Fact Sheet: Criminal Profiling

About the fact-sheet series: Fact sheets summarize current literature into a short (2 page) document intended for distribution. Fact-sheets are extremely useful for academics, professionals or laypeople who are in contact with offenders, victims, corrections or the legal system in any way. They provide a means to disseminate empirically based information in a way that is both quick and useful.

About the author: This article was co-authored. The primary author was a guest writer, Michael Wafler, B.Sc. honours student in forensic psychology at the University of British Columbia (Canada). The co-author and editor was Julia Shaw, EAPL-S co-president and Ph.D. student at the University of British Columbia (Canada).

View this document in it's full glory by downloading the pdf here.

 

 

What is criminal profiling?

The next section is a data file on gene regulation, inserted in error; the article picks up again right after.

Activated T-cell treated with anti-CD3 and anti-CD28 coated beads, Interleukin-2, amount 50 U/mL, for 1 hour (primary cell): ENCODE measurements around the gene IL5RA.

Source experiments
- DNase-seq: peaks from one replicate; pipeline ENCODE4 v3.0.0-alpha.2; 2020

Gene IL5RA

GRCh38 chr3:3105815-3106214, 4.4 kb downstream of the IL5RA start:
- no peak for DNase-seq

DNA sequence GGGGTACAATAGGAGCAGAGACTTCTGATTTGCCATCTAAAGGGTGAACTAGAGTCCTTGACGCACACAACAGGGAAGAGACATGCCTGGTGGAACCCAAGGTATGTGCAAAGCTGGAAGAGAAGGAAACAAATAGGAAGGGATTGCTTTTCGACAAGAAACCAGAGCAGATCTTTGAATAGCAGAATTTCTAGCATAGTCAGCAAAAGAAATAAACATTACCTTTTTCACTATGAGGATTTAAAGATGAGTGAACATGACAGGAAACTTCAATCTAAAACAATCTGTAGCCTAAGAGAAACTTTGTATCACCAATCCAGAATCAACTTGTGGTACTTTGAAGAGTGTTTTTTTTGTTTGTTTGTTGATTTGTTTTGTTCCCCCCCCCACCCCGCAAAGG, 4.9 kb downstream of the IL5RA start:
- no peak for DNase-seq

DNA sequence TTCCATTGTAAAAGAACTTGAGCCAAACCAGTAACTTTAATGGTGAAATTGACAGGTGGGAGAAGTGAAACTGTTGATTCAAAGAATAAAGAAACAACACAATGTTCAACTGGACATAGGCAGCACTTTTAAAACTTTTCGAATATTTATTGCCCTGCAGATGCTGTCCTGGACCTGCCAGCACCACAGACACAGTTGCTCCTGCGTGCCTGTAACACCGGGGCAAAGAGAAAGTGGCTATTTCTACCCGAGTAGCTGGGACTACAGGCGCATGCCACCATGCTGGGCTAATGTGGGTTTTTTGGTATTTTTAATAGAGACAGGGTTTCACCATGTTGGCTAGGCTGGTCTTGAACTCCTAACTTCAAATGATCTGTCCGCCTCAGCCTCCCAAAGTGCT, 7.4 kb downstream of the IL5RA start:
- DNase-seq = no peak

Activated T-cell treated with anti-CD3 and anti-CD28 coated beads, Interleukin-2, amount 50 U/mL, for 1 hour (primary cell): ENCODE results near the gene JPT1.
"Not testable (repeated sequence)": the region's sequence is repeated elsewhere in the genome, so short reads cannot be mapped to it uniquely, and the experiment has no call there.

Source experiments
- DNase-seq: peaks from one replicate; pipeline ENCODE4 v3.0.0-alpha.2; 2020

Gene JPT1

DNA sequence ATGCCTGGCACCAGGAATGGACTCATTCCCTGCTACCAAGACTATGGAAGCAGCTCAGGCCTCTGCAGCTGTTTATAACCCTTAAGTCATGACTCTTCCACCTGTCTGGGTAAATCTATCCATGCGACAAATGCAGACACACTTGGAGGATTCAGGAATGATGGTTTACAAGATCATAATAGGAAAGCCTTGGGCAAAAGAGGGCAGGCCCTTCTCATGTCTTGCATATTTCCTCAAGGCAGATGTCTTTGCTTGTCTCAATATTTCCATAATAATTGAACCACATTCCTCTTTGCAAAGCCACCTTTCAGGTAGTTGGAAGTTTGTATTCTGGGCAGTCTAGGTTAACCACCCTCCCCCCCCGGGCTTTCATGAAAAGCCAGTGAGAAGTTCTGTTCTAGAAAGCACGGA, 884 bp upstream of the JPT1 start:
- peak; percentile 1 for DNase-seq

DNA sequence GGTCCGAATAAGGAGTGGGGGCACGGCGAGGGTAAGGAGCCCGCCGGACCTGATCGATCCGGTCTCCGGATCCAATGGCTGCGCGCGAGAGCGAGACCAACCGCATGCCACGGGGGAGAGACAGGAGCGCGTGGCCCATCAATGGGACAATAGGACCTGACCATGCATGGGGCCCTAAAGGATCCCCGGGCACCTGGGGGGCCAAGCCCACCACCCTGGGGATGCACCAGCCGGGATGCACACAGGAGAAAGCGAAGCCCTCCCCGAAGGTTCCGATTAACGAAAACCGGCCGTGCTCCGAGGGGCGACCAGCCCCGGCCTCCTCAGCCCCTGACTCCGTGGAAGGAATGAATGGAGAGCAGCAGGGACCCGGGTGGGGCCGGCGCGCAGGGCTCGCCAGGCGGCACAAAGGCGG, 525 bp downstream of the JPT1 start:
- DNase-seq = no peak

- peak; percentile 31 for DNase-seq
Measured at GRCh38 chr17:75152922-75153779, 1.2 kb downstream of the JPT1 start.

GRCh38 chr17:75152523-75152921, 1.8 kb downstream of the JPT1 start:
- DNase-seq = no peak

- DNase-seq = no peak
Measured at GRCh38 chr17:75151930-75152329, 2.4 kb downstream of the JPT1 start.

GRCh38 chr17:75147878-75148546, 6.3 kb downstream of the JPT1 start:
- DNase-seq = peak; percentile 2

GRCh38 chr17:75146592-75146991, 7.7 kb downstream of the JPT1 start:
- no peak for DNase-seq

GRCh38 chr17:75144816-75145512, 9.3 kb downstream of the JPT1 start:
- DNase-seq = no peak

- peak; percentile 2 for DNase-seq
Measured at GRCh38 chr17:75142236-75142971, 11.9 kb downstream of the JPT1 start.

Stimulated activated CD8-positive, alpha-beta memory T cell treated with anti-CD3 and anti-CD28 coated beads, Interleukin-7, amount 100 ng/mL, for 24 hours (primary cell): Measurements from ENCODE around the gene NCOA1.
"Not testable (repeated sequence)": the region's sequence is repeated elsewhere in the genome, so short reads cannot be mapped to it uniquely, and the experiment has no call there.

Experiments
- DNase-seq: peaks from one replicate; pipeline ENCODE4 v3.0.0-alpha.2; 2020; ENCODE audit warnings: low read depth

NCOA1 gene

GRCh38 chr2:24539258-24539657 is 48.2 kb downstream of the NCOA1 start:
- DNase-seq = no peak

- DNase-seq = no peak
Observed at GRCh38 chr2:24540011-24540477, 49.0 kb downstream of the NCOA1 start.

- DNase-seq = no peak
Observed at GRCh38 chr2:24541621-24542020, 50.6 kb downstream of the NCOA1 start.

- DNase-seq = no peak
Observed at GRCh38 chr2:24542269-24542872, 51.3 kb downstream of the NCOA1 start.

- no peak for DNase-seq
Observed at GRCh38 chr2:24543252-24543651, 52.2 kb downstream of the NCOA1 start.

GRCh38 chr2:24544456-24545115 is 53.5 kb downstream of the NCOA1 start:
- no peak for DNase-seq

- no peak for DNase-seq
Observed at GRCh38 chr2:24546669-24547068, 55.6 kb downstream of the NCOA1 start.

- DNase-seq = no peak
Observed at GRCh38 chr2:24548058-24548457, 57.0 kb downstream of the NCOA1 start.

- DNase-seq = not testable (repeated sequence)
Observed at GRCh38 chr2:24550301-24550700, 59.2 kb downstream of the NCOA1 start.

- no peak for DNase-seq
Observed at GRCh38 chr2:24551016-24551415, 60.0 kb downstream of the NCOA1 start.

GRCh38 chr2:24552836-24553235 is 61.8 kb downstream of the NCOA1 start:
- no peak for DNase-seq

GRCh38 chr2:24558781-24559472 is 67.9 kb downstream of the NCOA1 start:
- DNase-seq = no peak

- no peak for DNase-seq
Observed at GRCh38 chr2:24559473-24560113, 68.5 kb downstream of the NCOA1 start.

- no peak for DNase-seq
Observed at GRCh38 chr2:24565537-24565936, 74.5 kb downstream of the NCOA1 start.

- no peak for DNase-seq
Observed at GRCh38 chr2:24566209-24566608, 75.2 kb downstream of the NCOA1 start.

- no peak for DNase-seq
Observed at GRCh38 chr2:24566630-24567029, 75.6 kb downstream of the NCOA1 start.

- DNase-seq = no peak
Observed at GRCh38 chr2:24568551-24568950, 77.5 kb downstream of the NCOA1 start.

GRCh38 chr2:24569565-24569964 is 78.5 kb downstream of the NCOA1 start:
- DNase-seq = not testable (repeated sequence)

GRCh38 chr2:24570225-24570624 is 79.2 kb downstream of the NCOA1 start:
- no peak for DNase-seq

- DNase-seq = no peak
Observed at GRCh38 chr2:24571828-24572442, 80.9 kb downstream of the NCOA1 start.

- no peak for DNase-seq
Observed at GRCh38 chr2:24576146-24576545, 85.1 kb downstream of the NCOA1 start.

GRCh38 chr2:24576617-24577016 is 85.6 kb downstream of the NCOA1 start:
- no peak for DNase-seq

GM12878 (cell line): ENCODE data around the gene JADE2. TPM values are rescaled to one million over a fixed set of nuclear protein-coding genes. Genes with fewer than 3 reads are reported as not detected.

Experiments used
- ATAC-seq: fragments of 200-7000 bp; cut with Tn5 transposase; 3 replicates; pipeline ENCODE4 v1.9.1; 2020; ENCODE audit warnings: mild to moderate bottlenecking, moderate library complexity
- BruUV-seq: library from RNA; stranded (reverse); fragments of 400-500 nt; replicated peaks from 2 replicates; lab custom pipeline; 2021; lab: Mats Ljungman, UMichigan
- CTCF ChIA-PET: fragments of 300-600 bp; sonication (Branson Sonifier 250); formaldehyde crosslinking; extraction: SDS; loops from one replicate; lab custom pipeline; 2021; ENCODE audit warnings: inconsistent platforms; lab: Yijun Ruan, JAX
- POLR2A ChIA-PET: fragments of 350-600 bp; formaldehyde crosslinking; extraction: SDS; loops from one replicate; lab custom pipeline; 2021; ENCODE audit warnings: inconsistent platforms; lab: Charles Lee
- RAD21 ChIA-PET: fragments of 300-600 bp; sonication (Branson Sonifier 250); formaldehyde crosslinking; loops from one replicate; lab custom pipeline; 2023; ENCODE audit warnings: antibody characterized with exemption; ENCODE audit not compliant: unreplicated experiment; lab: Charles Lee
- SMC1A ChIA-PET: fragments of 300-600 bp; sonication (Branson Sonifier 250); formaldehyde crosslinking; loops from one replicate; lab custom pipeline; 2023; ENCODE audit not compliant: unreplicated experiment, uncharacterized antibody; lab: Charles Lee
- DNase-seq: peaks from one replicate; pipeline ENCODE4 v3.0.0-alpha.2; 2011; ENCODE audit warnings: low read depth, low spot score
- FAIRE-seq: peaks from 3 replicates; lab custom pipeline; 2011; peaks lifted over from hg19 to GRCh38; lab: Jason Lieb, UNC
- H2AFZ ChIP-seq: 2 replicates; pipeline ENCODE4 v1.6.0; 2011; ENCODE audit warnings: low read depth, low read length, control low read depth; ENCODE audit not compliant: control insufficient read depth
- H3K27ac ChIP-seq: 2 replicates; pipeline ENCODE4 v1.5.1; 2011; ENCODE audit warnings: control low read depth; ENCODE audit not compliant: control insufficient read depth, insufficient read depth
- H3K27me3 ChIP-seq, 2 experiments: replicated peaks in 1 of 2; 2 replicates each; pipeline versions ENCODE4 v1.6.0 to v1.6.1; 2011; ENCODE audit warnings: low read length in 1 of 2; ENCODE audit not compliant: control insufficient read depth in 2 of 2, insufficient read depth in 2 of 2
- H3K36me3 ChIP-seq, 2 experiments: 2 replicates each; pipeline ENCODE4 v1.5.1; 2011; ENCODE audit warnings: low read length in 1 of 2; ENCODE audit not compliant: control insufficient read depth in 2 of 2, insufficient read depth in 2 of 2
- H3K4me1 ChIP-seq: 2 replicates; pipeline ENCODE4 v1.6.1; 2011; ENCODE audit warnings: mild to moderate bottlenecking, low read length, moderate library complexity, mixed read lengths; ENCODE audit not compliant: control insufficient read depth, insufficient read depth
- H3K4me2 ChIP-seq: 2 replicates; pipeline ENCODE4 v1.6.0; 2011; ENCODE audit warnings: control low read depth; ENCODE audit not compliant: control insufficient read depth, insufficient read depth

Criminal profiling, also known as offender profiling, is best understood as a series of investigative techniques used to determine the characteristics of an unknown criminal offender.  Profiling relies on the basic premise that an individual’s personality and mannerisms guide their everyday behaviours, including their criminal actions.  Evaluating evidence found at the scene of a crime, a profiler relates this information to known behaviours and personality attributes derived from past crimes of other criminals who demonstrated similar traits.  Utilizing these similarities, a profiler constructs a description, or profile, of what police investigators should characteristically look for in a suspect. Despite sounding valid in principle, these practices, the technique development, and the ways in which profiling has been used to locate suspects, are surrounded by controversy.

Origins